SEN. RECTO: Ano ang kapalit naman noon?

ATTY. TAN: Ang kapalit po nito, we are ensured that there is ease in identification for vehicles on the road. If you look at our plates design now, it is not administration or politically oriented. It is agnostic, Your Honor, in that the bottom portion just states the region and not any slogan.


SEN. RECTO: Pero galing lahat iyon sa LTO din. What good has it done to the public na palitan natin lahat ng plate number right now, nabawasan ba iyong traffic?

ATTY. TAN: It was never meant to reduce traffic, Your Honor.

SEN. RECTO: So hindi dahil sa traffic? Dahil lumalabas dito parang--ilang plaka ba ang papalitan natin?

ATTY. TAN: In all, Your Honor, eight million.

SEN. RECTO: Eight million.

ATTY. TAN: Yes, Your Honor.

SEN. RECTO: Ilan ang pribado doon?

ATTY. TAN: Seven million, Your Honor.

SEN. RECTO: Dalawang milyon, publiko?

ATTY. TAN: One million, Your Honor.

SEN. RECTO: One million. Okay. At lahat magbabayad niyan, iyong eight million na plakang iyan, sino ang magbabayad?

ATTY. TAN: The vehicle and motorcycle owners, Your Honor.

SEN. RECTO: Taongbayan, kahit na walang problema iyong plaka nila?

ATTY. TAN: Not everyone, Your Honor, just the vehicle and motorcycle owners.

SEN. RECTO: Oo nga, kahit walang problema iyong plaka nila.

ATTY. TAN: Yes, Your Honor.

SEN. RECTO: Okay. At sino ang makikinabang dito? Kung papalitan lahat ng eight million na iyan, magkano yung halaga niyan?

ATTY. TAN: From the point of view of the agency, Your Honor, everyone will benefit from this.

SEN. RECTO: No. Again, let me ask, sino magbabayad?

ATTY. TAN: Vehicle owners, Your Honor.

SEN. RECTO: Okay. Magkano ang halaga para palitan lahat noong--

ATTY. TAN: Four fifty, Your Honor.

SEN. RECTO: So total, eight million times 450?

ATTY. TAN: Four fifty for motor vehicle owners, and 120 for motorcycle owners.

SEN. RECTO: So magkano iyong total niyan?

ATTY. TAN: It’s over three billion, Your Honor.

SEN. RECTO: Three billion.

ATTY. TAN: Yes, Your Honor.

SEN. RECTO: So three billion ang dagdag na babayaran ng taongbayan?

ATTY. TAN: Three billion will be paid by the owners, and will go to the Treasury of the government, Your Honor.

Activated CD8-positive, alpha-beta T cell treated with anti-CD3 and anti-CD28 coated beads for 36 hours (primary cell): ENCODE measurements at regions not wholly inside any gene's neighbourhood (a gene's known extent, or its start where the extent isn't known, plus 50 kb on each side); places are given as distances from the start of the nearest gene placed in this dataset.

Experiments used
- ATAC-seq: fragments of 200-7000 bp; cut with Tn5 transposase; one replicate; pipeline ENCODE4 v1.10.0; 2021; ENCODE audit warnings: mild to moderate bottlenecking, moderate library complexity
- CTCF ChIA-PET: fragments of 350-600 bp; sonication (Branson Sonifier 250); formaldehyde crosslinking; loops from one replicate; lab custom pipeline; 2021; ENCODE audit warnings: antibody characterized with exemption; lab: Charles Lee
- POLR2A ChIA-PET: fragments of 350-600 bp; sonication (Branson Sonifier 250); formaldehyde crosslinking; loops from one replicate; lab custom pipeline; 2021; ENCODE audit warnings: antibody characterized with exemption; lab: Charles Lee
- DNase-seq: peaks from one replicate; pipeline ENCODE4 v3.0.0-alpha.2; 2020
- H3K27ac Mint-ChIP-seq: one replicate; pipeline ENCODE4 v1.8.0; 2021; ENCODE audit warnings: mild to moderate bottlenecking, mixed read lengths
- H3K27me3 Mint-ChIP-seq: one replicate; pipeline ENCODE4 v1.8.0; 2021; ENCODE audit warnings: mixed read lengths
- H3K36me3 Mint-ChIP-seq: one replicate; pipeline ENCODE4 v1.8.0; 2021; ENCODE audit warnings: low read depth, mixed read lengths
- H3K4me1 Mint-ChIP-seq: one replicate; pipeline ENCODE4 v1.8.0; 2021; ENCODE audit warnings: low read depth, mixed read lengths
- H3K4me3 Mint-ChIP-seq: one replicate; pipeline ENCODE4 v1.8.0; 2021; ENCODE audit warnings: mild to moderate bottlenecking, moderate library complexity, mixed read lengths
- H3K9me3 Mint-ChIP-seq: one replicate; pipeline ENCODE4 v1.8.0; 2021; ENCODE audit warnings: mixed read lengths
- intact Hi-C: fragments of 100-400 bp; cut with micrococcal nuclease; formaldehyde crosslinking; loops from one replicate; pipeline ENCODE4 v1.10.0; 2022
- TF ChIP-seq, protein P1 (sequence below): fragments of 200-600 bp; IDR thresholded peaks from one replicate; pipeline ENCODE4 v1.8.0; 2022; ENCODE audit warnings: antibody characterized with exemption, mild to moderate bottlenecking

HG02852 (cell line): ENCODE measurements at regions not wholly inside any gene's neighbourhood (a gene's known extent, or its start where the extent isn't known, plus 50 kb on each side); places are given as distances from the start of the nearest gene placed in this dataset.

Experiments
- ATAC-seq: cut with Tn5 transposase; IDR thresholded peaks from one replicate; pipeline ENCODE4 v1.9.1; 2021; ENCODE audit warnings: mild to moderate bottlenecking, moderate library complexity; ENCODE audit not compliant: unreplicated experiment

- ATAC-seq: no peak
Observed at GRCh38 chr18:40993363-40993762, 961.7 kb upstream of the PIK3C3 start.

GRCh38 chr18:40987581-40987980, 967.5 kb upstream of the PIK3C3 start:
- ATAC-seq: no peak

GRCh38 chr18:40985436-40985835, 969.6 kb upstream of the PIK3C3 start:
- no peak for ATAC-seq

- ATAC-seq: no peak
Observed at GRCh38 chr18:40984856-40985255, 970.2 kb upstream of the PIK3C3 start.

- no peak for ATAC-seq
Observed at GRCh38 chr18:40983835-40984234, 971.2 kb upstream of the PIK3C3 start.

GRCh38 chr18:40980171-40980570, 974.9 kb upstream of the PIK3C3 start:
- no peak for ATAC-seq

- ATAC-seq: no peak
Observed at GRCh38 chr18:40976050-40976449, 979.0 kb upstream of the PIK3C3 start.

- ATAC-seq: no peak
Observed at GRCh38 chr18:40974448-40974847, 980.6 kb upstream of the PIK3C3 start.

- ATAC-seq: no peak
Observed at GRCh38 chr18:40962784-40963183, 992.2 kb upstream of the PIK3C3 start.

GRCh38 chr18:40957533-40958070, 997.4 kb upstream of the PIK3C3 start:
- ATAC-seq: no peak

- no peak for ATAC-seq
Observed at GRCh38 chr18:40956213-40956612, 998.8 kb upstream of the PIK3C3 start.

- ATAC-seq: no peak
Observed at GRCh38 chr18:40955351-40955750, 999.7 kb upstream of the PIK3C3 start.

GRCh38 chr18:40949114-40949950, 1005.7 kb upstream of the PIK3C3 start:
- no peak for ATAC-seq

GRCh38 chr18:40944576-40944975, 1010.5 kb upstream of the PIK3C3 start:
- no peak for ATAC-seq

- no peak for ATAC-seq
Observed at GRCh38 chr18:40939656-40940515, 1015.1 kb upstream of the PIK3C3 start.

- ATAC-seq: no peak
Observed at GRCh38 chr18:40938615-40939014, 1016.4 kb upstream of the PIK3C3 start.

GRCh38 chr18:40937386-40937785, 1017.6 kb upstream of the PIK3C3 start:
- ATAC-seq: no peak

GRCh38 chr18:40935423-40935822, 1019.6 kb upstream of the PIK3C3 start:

SEN. RECTO: Will go to the Treasury?

ATTY. TAN: Yes, Your Honor.

SEN. RECTO: Pero ibabayad ninyo sa plate manufacturer?

ATTY. TAN: Base on the bid price of the plate manufacturer, Your Honor.

SEN. RECTO: So magkano iyon?

ATTY. TAN: I believe it’s 380 for the motor vehicles, and something like 100 for the motorcycles, Your Honor.

SEN. RECTO: Okay. And iyong natitira mapupunta sa gobyerno? Administrative cost?


ATTY. TAN: It goes first to the government, Your Honor, before we pay the supplier.

SEN. RECTO: You pay the supplier. Okay. At hindi mababawasan ang traffic?

ATTY. TAN: Like I said, Your Honor, it was never meant to reduce traffic, Your Honor.

SEN. RECTO: So you’re saying for what purpose again?

ATTY. TAN: To standardize, Your Honor. Ease in identification.

SEN. RECTO: Why? What is the problem right now with the three year-old vehicle with a plate number issued by government, issued by you?

ATTY. TAN: Your Honor, if we are talking--

SEN. RECTO: You cannot identify that vehicle?

ATTY. TAN: Your Honor, if we’re talking about...first of all, let me state, Your Honor, that when we talk to our enforcers on the road, they mainly rely on the design and series of the plate number to spot the possibly colorum, smuggled, or carnapped vehicles. The example would be old-designed plates on new model vehicles. So if we’re talking about the latest three-year motor vehicles, that would pose a big problem because of the plate backlog we had in 2011 and 2012.

SEN. RECTO: Atty. Tan, I’ll put it simply this way. If you decided na all new vehicles lang ang lalagyan ng bagong design, okay lang siguro. And then by attrition, anyway, mawawala na rin iyong dati at magiging standardized na yung plate. But then you decided or recommended, and the DOTC decided na palitan lahat, na kahit walang problema, sapilitan. Okay. At iyong dagdag na gastos lang ng motor vehicle owners. Iyon ang problema dito.Pangalawa, lahat iyan pupunta sa isang manufacturing company na questionable pa iyong bidding. Now, let me get to that, at this point. You recommended, and the DOTC decided when to do this, na palitan lahat ng plaka?

ATTY. TAN: We started with the new plates April of 2014, Your Honor. And we started replacing the new four-wheeled plates, January of this year.

(NOTE: At this point, Senator Recto turned his attention to Atty. Jose Perpetuo Lotilla, chairman of the 2013 Bids and Awards Committee on Plate Project, under the DOTC. We will jump to the resumption of Senator Recto's grilling of Atty. Tan in the second part of this post.)